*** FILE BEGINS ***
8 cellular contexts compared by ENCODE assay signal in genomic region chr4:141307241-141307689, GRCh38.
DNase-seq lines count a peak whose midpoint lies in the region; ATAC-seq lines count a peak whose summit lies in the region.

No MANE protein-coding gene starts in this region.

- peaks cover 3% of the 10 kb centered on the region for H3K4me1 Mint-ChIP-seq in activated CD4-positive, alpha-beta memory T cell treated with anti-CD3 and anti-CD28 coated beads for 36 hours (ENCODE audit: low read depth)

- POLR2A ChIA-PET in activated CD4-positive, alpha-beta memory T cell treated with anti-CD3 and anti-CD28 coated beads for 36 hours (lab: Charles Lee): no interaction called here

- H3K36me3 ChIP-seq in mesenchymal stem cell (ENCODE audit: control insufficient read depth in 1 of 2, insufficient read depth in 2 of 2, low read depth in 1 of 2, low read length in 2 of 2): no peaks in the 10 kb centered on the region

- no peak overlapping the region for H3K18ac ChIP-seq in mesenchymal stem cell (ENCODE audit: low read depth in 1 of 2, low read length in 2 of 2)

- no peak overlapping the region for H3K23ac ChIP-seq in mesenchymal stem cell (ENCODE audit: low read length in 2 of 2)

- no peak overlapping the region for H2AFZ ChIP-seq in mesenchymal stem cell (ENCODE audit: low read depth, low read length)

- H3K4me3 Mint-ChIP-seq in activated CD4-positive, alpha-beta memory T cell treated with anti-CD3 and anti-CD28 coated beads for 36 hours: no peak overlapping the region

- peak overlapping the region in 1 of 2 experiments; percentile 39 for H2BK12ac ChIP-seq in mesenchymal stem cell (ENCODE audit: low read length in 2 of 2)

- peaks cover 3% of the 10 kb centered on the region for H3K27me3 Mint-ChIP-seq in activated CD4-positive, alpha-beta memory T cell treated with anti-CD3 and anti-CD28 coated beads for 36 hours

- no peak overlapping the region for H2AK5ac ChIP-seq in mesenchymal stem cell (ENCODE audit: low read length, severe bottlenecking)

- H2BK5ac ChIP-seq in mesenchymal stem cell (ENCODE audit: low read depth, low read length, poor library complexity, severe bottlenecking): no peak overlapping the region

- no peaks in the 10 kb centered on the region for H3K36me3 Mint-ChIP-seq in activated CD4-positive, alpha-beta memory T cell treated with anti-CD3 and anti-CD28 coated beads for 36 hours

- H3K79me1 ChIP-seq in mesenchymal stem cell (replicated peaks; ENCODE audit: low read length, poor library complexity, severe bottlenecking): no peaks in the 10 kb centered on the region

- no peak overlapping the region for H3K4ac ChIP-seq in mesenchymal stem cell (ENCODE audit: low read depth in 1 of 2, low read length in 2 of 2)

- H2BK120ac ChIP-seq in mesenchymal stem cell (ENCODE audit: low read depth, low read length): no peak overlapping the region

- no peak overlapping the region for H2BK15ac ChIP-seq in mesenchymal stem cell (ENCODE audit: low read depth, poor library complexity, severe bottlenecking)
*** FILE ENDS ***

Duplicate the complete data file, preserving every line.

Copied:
8 cellular contexts compared by ENCODE assay signal in genomic region chr4:141307241-141307689, GRCh38.
DNase-seq lines count a peak whose midpoint lies in the region; ATAC-seq lines count a peak whose summit lies in the region.

No MANE protein-coding gene starts in this region.

- peaks cover 3% of the 10 kb centered on the region for H3K4me1 Mint-ChIP-seq in activated CD4-positive, alpha-beta memory T cell treated with anti-CD3 and anti-CD28 coated beads for 36 hours (ENCODE audit: low read depth)

- POLR2A ChIA-PET in activated CD4-positive, alpha-beta memory T cell treated with anti-CD3 and anti-CD28 coated beads for 36 hours (lab: Charles Lee): no interaction called here

- H3K36me3 ChIP-seq in mesenchymal stem cell (ENCODE audit: control insufficient read depth in 1 of 2, insufficient read depth in 2 of 2, low read depth in 1 of 2, low read length in 2 of 2): no peaks in the 10 kb centered on the region

- no peak overlapping the region for H3K18ac ChIP-seq in mesenchymal stem cell (ENCODE audit: low read depth in 1 of 2, low read length in 2 of 2)

- no peak overlapping the region for H3K23ac ChIP-seq in mesenchymal stem cell (ENCODE audit: low read length in 2 of 2)

- no peak overlapping the region for H2AFZ ChIP-seq in mesenchymal stem cell (ENCODE audit: low read depth, low read length)

- H3K4me3 Mint-ChIP-seq in activated CD4-positive, alpha-beta memory T cell treated with anti-CD3 and anti-CD28 coated beads for 36 hours: no peak overlapping the region

- peak overlapping the region in 1 of 2 experiments; percentile 39 for H2BK12ac ChIP-seq in mesenchymal stem cell (ENCODE audit: low read length in 2 of 2)

- peaks cover 3% of the 10 kb centered on the region for H3K27me3 Mint-ChIP-seq in activated CD4-positive, alpha-beta memory T cell treated with anti-CD3 and anti-CD28 coated beads for 36 hours

- no peak overlapping the region for H2AK5ac ChIP-seq in mesenchymal stem cell (ENCODE audit: low read length, severe bottlenecking)

- H2BK5ac ChIP-seq in mesenchymal stem cell (ENCODE audit: low read depth, low read length, poor library complexity, severe bottlenecking): no peak overlapping the region

- no peaks in the 10 kb centered on the region for H3K36me3 Mint-ChIP-seq in activated CD4-positive, alpha-beta memory T cell treated with anti-CD3 and anti-CD28 coated beads for 36 hours

- H3K79me1 ChIP-seq in mesenchymal stem cell (replicated peaks; ENCODE audit: low read length, poor library complexity, severe bottlenecking): no peaks in the 10 kb centered on the region

- no peak overlapping the region for H3K4ac ChIP-seq in mesenchymal stem cell (ENCODE audit: low read depth in 1 of 2, low read length in 2 of 2)

- H2BK120ac ChIP-seq in mesenchymal stem cell (ENCODE audit: low read depth, low read length): no peak overlapping the region

- no peak overlapping the region for H2BK15ac ChIP-seq in mesenchymal stem cell (ENCODE audit: low read depth, poor library complexity, severe bottlenecking)